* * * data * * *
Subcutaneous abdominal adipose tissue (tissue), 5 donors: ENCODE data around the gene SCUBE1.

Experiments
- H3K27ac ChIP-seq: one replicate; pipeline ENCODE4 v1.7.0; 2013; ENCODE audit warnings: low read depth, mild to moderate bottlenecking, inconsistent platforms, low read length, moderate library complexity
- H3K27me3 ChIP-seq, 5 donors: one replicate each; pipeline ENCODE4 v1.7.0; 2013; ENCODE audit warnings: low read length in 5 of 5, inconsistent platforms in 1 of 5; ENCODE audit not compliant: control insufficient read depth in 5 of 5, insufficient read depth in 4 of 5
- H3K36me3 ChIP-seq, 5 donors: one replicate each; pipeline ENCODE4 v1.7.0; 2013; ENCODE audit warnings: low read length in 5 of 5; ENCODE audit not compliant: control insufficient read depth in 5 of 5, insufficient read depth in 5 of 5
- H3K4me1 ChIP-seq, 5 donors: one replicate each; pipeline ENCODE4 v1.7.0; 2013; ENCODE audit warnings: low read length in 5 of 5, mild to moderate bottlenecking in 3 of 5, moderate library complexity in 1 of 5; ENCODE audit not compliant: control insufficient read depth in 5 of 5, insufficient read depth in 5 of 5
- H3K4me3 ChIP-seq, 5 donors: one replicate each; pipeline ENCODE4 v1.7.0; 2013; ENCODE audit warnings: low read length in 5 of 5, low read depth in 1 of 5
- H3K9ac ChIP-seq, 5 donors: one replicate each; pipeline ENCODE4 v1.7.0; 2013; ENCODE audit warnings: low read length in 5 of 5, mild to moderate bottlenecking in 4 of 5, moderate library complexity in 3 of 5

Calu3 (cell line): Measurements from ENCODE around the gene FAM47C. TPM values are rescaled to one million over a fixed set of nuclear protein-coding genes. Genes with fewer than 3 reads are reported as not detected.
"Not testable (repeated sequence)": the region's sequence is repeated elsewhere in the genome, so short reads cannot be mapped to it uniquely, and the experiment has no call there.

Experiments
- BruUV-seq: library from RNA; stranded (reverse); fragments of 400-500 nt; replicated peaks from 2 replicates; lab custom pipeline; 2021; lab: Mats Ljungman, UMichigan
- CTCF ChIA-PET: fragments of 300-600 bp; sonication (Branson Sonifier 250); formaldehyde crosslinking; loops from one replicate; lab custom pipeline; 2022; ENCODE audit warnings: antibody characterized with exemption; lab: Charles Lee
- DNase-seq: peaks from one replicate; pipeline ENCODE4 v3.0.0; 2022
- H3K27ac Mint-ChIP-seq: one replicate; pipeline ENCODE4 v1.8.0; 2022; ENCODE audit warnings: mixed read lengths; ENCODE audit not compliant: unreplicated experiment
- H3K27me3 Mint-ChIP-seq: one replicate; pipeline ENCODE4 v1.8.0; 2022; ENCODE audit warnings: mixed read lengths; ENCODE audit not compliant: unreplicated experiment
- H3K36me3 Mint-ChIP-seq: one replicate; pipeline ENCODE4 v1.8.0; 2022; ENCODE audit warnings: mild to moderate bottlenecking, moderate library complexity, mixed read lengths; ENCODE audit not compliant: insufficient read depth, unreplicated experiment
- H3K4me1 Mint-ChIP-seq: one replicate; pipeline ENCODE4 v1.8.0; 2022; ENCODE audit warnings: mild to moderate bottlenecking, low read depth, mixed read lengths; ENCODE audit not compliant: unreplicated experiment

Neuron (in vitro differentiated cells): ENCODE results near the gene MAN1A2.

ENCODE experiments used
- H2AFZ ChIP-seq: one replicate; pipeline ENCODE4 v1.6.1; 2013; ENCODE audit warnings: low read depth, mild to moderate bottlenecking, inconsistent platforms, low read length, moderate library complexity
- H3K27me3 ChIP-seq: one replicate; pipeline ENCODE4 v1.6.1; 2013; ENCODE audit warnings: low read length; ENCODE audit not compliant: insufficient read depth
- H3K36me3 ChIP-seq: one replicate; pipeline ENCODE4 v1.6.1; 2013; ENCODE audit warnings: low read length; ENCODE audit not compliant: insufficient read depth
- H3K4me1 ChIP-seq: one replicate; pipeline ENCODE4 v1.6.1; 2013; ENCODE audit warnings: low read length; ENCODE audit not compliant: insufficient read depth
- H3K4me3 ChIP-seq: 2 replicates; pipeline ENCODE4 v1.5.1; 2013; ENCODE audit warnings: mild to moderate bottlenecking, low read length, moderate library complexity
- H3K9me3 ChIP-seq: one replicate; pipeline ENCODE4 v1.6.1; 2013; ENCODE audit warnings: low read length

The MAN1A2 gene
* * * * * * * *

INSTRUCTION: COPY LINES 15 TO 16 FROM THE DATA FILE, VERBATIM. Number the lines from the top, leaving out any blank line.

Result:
- H3K27ac Mint-ChIP-seq: one replicate; pipeline ENCODE4 v1.8.0; 2022; ENCODE audit warnings: mixed read lengths; ENCODE audit not compliant: unreplicated experiment
- H3K27me3 Mint-ChIP-seq: one replicate; pipeline ENCODE4 v1.8.0; 2022; ENCODE audit warnings: mixed read lengths; ENCODE audit not compliant: unreplicated experiment